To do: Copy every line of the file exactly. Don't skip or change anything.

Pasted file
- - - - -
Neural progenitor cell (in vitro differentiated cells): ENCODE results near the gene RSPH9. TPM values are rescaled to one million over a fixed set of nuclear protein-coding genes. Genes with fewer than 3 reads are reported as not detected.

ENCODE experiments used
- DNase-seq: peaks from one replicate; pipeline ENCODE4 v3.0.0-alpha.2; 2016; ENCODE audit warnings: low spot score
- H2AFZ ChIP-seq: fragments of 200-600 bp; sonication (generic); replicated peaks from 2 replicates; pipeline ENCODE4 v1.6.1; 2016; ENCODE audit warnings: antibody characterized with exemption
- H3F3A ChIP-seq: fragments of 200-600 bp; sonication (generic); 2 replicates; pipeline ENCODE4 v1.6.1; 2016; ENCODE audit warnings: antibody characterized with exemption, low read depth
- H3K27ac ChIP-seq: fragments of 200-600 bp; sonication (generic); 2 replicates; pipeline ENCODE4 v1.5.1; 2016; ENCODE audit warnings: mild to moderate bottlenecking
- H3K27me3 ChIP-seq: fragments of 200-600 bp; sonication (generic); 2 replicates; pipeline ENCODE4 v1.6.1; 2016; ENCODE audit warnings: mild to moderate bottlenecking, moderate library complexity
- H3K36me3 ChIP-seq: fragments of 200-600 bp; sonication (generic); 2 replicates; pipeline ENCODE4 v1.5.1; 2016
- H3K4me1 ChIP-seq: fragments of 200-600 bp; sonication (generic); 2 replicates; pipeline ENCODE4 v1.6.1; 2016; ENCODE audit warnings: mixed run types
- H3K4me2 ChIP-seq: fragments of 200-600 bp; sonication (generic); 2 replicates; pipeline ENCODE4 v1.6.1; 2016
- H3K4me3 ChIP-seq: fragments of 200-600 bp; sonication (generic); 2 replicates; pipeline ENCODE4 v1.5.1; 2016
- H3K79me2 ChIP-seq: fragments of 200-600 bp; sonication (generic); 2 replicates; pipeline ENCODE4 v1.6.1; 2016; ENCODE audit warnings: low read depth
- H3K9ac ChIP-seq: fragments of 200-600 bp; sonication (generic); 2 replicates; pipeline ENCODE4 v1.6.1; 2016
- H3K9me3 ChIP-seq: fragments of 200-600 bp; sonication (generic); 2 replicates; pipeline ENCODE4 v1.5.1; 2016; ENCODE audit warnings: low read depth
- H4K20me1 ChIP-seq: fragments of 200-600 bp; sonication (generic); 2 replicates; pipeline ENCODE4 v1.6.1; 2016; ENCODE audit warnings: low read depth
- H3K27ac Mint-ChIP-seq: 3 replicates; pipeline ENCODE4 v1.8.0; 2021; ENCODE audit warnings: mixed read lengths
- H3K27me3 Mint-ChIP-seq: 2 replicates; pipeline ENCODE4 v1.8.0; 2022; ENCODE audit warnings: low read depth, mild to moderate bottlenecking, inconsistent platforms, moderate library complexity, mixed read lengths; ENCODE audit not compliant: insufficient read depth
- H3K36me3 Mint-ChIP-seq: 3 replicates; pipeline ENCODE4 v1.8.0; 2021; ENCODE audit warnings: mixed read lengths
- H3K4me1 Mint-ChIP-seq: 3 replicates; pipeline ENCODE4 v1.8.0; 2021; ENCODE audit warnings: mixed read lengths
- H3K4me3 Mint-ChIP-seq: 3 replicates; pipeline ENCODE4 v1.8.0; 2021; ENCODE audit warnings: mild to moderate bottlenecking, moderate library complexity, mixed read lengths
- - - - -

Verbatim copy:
Neural progenitor cell (in vitro differentiated cells): ENCODE results near the gene RSPH9. TPM values are rescaled to one million over a fixed set of nuclear protein-coding genes. Genes with fewer than 3 reads are reported as not detected.

ENCODE experiments used
- DNase-seq: peaks from one replicate; pipeline ENCODE4 v3.0.0-alpha.2; 2016; ENCODE audit warnings: low spot score
- H2AFZ ChIP-seq: fragments of 200-600 bp; sonication (generic); replicated peaks from 2 replicates; pipeline ENCODE4 v1.6.1; 2016; ENCODE audit warnings: antibody characterized with exemption
- H3F3A ChIP-seq: fragments of 200-600 bp; sonication (generic); 2 replicates; pipeline ENCODE4 v1.6.1; 2016; ENCODE audit warnings: antibody characterized with exemption, low read depth
- H3K27ac ChIP-seq: fragments of 200-600 bp; sonication (generic); 2 replicates; pipeline ENCODE4 v1.5.1; 2016; ENCODE audit warnings: mild to moderate bottlenecking
- H3K27me3 ChIP-seq: fragments of 200-600 bp; sonication (generic); 2 replicates; pipeline ENCODE4 v1.6.1; 2016; ENCODE audit warnings: mild to moderate bottlenecking, moderate library complexity
- H3K36me3 ChIP-seq: fragments of 200-600 bp; sonication (generic); 2 replicates; pipeline ENCODE4 v1.5.1; 2016
- H3K4me1 ChIP-seq: fragments of 200-600 bp; sonication (generic); 2 replicates; pipeline ENCODE4 v1.6.1; 2016; ENCODE audit warnings: mixed run types
- H3K4me2 ChIP-seq: fragments of 200-600 bp; sonication (generic); 2 replicates; pipeline ENCODE4 v1.6.1; 2016
- H3K4me3 ChIP-seq: fragments of 200-600 bp; sonication (generic); 2 replicates; pipeline ENCODE4 v1.5.1; 2016
- H3K79me2 ChIP-seq: fragments of 200-600 bp; sonication (generic); 2 replicates; pipeline ENCODE4 v1.6.1; 2016; ENCODE audit warnings: low read depth
- H3K9ac ChIP-seq: fragments of 200-600 bp; sonication (generic); 2 replicates; pipeline ENCODE4 v1.6.1; 2016
- H3K9me3 ChIP-seq: fragments of 200-600 bp; sonication (generic); 2 replicates; pipeline ENCODE4 v1.5.1; 2016; ENCODE audit warnings: low read depth
- H4K20me1 ChIP-seq: fragments of 200-600 bp; sonication (generic); 2 replicates; pipeline ENCODE4 v1.6.1; 2016; ENCODE audit warnings: low read depth
- H3K27ac Mint-ChIP-seq: 3 replicates; pipeline ENCODE4 v1.8.0; 2021; ENCODE audit warnings: mixed read lengths
- H3K27me3 Mint-ChIP-seq: 2 replicates; pipeline ENCODE4 v1.8.0; 2022; ENCODE audit warnings: low read depth, mild to moderate bottlenecking, inconsistent platforms, moderate library complexity, mixed read lengths; ENCODE audit not compliant: insufficient read depth
- H3K36me3 Mint-ChIP-seq: 3 replicates; pipeline ENCODE4 v1.8.0; 2021; ENCODE audit warnings: mixed read lengths
- H3K4me1 Mint-ChIP-seq: 3 replicates; pipeline ENCODE4 v1.8.0; 2021; ENCODE audit warnings: mixed read lengths
- H3K4me3 Mint-ChIP-seq: 3 replicates; pipeline ENCODE4 v1.8.0; 2021; ENCODE audit warnings: mild to moderate bottlenecking, moderate library complexity, mixed read lengths